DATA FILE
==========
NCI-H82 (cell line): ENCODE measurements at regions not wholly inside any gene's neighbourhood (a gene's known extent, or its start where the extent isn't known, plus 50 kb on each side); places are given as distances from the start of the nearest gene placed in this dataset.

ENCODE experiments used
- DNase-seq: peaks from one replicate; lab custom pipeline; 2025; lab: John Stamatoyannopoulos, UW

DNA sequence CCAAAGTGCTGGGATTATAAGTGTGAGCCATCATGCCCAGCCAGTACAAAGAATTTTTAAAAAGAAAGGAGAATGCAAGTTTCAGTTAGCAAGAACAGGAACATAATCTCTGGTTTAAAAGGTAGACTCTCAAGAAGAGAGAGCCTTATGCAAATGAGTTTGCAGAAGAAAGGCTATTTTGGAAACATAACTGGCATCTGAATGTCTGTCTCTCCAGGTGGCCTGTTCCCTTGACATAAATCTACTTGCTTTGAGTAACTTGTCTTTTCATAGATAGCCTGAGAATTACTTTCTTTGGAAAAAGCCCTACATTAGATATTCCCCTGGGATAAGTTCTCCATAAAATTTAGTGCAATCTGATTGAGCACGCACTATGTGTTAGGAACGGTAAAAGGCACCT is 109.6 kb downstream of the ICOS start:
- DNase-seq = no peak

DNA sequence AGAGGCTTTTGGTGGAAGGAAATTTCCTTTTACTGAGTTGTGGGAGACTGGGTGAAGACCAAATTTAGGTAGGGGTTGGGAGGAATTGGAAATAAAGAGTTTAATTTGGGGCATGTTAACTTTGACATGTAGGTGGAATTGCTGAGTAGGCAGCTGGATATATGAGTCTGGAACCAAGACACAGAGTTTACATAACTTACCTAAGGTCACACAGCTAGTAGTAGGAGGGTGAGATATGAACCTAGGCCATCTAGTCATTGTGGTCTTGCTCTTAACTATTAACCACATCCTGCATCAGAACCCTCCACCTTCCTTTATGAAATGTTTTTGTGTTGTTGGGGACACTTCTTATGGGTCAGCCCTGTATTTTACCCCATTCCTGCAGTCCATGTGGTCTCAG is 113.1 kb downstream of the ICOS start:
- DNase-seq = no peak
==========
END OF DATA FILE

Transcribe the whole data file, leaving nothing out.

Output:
NCI-H82 (cell line): ENCODE measurements at regions not wholly inside any gene's neighbourhood (a gene's known extent, or its start where the extent isn't known, plus 50 kb on each side); places are given as distances from the start of the nearest gene placed in this dataset.

ENCODE experiments used
- DNase-seq: peaks from one replicate; lab custom pipeline; 2025; lab: John Stamatoyannopoulos, UW

DNA sequence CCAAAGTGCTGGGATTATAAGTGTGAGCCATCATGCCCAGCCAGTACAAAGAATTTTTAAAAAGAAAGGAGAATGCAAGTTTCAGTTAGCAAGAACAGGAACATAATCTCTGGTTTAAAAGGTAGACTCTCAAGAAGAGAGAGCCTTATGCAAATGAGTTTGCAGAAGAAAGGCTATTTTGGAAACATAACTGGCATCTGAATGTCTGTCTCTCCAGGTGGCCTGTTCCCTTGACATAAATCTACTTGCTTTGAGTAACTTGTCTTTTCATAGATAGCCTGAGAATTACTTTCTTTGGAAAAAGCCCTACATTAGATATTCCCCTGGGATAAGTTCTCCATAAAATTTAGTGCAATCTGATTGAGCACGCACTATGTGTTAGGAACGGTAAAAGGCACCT is 109.6 kb downstream of the ICOS start:
- DNase-seq = no peak

DNA sequence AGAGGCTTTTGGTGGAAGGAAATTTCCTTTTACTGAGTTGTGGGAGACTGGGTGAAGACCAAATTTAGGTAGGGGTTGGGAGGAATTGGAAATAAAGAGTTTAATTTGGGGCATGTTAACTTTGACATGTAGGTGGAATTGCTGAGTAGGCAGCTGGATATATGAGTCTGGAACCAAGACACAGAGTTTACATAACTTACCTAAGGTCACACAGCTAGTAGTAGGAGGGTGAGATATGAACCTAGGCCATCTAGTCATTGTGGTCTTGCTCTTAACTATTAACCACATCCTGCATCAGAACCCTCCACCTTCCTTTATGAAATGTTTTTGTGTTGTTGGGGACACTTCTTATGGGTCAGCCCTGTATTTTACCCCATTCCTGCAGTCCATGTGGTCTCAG is 113.1 kb downstream of the ICOS start:
- DNase-seq = no peak